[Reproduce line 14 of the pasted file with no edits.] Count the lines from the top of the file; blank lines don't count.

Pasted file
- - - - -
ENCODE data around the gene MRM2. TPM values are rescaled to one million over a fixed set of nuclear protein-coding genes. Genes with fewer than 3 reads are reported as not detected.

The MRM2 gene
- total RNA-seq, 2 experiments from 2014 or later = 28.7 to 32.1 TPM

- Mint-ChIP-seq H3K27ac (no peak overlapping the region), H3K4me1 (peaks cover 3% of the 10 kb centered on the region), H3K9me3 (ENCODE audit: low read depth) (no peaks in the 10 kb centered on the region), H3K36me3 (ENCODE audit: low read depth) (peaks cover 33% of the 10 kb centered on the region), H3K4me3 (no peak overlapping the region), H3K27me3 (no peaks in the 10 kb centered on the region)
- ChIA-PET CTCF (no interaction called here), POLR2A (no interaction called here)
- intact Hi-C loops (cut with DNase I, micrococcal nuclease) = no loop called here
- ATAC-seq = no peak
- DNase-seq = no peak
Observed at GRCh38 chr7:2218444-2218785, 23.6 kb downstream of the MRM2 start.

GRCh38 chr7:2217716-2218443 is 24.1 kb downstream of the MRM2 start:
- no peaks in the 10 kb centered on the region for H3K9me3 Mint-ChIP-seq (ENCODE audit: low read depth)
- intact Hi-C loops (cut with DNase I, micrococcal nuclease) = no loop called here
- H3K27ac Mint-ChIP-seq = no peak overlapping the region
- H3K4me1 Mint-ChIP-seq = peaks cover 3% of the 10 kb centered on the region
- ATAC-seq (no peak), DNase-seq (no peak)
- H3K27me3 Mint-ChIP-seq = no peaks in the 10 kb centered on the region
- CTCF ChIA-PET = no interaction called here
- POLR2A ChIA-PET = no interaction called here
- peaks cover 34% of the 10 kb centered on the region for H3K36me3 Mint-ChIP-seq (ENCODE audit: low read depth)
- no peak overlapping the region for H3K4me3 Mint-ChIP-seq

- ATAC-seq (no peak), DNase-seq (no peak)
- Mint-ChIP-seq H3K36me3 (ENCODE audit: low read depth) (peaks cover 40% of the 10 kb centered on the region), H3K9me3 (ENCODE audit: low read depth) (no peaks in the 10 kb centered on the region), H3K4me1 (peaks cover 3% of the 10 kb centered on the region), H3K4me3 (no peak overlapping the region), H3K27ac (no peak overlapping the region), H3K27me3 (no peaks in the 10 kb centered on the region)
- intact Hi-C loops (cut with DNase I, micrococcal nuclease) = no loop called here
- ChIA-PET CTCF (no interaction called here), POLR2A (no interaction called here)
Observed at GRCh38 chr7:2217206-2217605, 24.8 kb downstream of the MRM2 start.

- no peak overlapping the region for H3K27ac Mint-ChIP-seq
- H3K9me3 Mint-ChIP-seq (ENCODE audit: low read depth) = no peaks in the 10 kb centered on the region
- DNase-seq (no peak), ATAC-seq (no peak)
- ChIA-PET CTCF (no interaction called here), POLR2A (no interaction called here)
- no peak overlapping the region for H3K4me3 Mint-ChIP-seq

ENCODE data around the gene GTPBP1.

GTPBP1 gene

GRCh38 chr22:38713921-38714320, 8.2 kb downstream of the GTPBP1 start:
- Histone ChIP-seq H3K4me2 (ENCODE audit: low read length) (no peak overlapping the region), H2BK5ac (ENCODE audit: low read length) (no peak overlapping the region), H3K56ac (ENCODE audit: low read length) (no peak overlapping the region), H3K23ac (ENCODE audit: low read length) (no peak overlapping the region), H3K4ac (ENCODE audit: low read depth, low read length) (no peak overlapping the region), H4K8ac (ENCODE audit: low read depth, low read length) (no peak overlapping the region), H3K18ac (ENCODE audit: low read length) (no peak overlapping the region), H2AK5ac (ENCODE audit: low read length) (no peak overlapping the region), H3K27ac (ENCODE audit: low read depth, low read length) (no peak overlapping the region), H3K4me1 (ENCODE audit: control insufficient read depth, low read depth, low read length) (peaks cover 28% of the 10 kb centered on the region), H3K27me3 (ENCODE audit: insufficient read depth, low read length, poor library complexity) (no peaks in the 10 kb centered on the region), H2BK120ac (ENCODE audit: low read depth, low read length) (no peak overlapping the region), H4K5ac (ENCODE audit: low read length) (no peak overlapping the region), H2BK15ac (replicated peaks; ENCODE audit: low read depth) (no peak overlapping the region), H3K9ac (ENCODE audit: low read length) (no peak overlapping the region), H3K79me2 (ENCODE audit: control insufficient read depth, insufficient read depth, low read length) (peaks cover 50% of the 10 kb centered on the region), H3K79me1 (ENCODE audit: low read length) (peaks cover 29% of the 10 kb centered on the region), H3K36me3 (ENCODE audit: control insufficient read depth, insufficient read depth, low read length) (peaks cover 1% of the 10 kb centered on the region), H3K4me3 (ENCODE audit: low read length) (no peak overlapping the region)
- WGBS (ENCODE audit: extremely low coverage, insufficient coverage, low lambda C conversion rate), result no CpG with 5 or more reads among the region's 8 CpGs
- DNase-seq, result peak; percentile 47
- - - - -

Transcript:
- H3K4me1 Mint-ChIP-seq = peaks cover 3% of the 10 kb centered on the region